The return of Mr. Cool - Metro US

The return of Mr. Cool

Suddenly the world’s gone McQueen crazy.

With both Brad Pitt and Daniel Craig rumoured to be “in talks” to play Steve McQueen in two recently announced biopics, and McQueen’s own screenplay being readied for the screen 27 years after his death, the King of Cool is back.

Producers are looking to cast an untitled biopic based on the book Steve McQueen: Portrait of an American Rebel — which looks at his early years in reform school, his affair with Ali McGraw, and his fascination with fast cars and drugs — and second biopic, focusing on his 15-year marriage to Neilie Toffel, is currently being adapted for the screen.

And Yucatan, an action adventure film based on McQueen’s own 1,700-page script and storyboards, is being rewritten for production.

A-list stars even came out to New York’s Lincoln Centre last month for a week of screenings of McQueen’s films and lectures. Norman Jewison and Peter Yates were among co-stars, friends and directors who paid tribute to him.

So why the interests in McQueen?

McQueen, a.k.a. the King of Cool/Bandito, was a hipster Hollywood icon who is still admired for his independent strength and blue-eyed good looks.

“I don’t believe in that phony hero stuff,” he said.

McQueen could be trouble onset. He famously drove co-workers to distraction. He was quiet, tough yet vulnerable and a fighter to the core. He baited and threatened directors and manipulated studio executives with his chronic indecision.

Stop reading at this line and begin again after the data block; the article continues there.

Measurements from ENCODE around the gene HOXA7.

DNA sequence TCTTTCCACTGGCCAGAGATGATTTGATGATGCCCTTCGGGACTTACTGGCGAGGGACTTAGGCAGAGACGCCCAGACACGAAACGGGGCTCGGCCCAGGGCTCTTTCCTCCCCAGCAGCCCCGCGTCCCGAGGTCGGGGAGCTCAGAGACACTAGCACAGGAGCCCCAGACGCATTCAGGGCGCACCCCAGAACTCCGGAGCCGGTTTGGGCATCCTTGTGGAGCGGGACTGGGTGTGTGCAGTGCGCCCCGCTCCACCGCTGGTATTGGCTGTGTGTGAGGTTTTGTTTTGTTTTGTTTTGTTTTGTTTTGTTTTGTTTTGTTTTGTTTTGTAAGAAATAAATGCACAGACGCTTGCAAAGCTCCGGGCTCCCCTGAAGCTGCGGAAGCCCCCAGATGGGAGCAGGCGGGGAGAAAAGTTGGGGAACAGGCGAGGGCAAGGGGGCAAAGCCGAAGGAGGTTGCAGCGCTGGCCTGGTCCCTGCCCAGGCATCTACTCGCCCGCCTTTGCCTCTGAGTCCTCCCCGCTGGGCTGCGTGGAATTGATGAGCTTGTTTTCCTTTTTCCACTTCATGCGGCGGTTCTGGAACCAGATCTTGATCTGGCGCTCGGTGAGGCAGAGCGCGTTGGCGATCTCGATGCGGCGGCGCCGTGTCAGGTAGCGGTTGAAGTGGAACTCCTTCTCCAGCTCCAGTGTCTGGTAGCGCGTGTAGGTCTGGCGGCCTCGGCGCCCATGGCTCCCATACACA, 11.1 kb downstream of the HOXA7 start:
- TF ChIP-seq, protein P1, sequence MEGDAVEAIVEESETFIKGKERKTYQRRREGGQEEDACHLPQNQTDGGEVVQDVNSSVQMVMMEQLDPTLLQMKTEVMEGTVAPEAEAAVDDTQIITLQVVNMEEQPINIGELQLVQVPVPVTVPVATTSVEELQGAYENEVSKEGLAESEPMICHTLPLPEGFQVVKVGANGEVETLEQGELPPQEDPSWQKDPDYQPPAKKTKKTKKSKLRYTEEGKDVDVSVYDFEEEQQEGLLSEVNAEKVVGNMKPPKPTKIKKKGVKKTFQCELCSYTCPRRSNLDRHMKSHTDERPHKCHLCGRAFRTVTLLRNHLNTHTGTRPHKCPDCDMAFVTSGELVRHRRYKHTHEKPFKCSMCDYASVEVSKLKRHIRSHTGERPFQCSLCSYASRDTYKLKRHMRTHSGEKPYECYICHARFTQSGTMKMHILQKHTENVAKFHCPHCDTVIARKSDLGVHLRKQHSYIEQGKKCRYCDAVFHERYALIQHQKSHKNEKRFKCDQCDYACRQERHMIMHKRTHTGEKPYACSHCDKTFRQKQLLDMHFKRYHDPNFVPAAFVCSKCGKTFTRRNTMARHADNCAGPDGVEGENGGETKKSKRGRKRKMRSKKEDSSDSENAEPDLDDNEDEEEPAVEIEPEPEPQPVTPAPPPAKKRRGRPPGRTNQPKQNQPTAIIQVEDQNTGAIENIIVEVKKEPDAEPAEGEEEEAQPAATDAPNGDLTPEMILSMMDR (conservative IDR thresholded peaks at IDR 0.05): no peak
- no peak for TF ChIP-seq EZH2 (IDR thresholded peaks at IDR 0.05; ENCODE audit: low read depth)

He often began work on a film but feared he was doing the wrong thing and stopped production. “I live for myself and I answer to nobody,” he said.

Even though McQueen was extremely wealthy, he delighted in what he called “hondling,” or the art of acquiring freebies. He charged the studio rental fees for wearing his own clothes and jewelry in films.

He “gave” a swimming pool to disadvantaged children in San Francisco and charged it back to the studio.

McQueen’s salary always included a percentage of the film, which was unusual at that time. He was one of the first actors to earn multimillions per picture — $3 million at his peak — plus pages of perks and riders. It has even been reported he would dream up new ones during production.

Mr. Cool avoided the gossip rags until 1973, when he left his wife and three children for Ali McGraw who was also married. McQueen and McGraw were the Pitt and Angelina Jolie of the day.

Two generations of actors, including Colin Farrell, Kevin Costner, Bruce Willis and Pierce Brosnan, have cited him for inspiring them.

And, if this renewed interested in McQueen continues, another generation is about to have a look at the man who defined the word “cool.”

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